banana leaf modern thai 101 E. Main St., Mason 513-234-0779 Open since early August, Banana Leaf features lively décor in its two interior dining rooms, one each on the first and second floors. Al fresco dining is offered on a street side patio or in the shade garden, says Dana Tongdangjoue, co-owner. Favorites on the menu include green curry, spring rolls and pad Thai. “For those wanting to try new things, our Banana Leaf creations will be sure to delight,” says Tongdangjoue. “We also offer brown rice and vegetarian inspired dishes. Much of the produce will be organic, and we support locally grown. Don’t be surprised to see the chef open the kitchen door to snip herbs from the outdoor patio.” Entrees for lunch range between $7 and $9 and dinner entrees are $8 to $20. Hours are 11 a.m. to 9 p.m. Sunday to Thursday and 11 a.m. to 10 p.m. Friday and Saturday, closed Mondays. Reservations are strongly recommended.
the k-9 company 9159 Lighthouse Way, Deerfield Township 513-545-7185 or www.thek9co.com Eric Ogletree says it’s his love of dogs that prompted him to open his own dog training, boarding and grooming business in July. He offers pet owners day care, training, grooming and overnight boarding. Ogletree has been a trainer for about five years and is a certified Canine Good Citizen evaluator. “We want to give you back a better dog than you dropped off,” he says. In addition to Ogletree, two other staffers work with training and grooming the dogs. Hours for The K-9 Company are 7 a.m. to 6 p.m. for day care, and 7 to 8 p.m. for training. Prices start at $25 per day for overnight boarding and range from $10 to $50 for grooming services. Obedience training ranges from $50 to $500, says Ogletree.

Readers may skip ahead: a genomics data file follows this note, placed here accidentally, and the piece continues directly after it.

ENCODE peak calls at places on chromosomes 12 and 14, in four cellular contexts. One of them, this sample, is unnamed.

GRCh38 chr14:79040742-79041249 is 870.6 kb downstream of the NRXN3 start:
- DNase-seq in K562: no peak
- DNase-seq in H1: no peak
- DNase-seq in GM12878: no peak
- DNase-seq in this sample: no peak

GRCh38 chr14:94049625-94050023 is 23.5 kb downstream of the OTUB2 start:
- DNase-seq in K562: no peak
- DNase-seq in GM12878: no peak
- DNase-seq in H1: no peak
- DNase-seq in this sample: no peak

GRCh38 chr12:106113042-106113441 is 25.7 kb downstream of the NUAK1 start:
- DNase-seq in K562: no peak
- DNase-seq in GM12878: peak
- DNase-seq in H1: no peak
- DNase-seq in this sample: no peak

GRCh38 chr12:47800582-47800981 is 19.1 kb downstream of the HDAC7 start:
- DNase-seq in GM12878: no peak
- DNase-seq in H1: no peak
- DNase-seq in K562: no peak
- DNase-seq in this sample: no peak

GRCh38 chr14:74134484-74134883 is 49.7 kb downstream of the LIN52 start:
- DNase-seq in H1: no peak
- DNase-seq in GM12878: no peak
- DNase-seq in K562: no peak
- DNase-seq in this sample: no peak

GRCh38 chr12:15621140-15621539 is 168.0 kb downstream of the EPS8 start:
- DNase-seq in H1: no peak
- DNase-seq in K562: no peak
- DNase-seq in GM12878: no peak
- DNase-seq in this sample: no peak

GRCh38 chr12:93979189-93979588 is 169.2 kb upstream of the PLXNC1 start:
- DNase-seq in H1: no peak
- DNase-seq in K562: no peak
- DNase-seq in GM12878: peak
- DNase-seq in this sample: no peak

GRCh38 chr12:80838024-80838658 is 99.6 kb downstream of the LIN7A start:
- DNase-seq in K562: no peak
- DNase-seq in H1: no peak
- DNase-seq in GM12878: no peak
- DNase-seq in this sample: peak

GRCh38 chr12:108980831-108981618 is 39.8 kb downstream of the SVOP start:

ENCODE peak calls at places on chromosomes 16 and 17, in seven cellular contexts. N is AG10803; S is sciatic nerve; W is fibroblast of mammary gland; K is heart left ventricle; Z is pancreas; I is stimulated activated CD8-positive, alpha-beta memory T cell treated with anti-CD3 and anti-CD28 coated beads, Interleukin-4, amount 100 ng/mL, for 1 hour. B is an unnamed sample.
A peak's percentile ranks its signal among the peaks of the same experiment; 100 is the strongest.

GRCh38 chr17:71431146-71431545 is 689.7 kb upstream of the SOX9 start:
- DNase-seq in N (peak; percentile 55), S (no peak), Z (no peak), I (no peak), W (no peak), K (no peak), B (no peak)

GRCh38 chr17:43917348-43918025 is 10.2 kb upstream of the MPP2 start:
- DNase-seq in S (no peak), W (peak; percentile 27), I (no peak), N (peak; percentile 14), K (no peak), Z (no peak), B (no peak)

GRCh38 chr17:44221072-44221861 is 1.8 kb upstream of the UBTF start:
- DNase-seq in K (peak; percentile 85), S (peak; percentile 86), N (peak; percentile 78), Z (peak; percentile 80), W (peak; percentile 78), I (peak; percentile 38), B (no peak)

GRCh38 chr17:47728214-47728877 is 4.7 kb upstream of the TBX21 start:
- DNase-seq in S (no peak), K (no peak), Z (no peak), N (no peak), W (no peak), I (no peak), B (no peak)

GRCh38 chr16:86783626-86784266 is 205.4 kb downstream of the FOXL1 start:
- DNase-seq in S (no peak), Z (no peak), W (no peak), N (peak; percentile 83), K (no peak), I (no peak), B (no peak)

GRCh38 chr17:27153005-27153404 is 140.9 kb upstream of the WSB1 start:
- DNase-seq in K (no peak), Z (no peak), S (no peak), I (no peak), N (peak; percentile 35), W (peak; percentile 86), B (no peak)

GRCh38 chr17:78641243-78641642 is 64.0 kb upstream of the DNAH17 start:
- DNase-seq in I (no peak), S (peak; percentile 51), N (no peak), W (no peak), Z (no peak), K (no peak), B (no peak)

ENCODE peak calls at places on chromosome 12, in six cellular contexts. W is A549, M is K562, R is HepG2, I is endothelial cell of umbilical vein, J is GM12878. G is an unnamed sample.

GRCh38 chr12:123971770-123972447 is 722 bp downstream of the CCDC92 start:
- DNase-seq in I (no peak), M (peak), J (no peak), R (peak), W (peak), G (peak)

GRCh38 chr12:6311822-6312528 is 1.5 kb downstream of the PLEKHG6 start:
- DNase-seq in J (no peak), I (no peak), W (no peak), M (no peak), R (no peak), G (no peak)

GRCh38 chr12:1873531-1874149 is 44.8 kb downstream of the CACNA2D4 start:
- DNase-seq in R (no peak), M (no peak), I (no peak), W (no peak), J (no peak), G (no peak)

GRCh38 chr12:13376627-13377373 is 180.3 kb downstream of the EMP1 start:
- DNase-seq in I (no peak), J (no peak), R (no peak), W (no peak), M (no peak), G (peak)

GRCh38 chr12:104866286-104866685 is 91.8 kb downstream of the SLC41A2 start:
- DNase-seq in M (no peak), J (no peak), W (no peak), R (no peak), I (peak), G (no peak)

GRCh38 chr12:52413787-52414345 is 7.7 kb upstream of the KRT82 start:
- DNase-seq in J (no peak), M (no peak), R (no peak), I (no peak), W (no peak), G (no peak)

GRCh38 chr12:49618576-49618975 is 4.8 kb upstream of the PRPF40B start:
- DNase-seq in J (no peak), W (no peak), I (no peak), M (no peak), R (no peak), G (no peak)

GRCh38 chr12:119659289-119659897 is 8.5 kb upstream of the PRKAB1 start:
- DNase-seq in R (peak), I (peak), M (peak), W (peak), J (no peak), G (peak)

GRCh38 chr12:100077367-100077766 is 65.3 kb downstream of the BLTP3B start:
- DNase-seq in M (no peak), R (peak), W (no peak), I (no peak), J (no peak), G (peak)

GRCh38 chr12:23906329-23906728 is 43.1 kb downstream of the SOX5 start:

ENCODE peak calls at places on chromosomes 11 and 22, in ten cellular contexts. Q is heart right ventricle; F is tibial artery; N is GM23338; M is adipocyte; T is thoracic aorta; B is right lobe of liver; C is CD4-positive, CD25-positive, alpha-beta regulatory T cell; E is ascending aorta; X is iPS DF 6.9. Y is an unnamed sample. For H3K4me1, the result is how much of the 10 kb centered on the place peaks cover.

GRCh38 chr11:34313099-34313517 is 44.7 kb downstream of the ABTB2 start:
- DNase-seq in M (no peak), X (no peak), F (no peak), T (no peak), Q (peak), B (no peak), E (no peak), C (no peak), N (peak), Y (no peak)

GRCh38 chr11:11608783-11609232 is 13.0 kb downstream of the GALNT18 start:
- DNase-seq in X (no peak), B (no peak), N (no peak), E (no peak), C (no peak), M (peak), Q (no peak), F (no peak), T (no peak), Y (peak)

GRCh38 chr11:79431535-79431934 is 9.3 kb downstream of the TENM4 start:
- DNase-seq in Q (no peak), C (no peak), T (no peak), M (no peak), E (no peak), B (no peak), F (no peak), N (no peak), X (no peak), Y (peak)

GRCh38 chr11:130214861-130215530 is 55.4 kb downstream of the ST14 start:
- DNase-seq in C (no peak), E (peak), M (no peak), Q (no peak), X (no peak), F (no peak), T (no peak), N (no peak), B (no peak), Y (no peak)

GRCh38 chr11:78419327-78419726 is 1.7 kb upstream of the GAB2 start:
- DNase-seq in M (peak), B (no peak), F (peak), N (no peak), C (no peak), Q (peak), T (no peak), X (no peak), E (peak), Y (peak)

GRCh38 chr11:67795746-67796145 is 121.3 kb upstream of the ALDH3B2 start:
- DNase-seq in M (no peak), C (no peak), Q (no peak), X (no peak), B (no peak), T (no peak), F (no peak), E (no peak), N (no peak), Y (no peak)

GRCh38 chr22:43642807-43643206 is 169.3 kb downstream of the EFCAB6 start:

dermatology & skin care associates 5160 Socialville-Foster Road, Mason 513-770-3263 or www.dermatologyandskincare.com Elizabeth Muennich opened her dermatology practice and medi-spa in June, offering both full dermatology services, plus health and beauty treatments, including laser hair removal, chemical peels, Botox and Juvederm. Dermatology & Skin Care Associates is the only facility to offer high-speed laser hair removal in the Southernwestern Ohio area, says Stephanie Gloeckler, chief operating officer. Dermatology & Skin Care Associates is open 8:30 a.m. to 5:30 p.m. Monday through Thursday. Friday hours are set aside for medi-spa treatments and are available by appointment. Most insurance is accepted, and payment plans are available for medi-spa treatments that are not covered by insurance.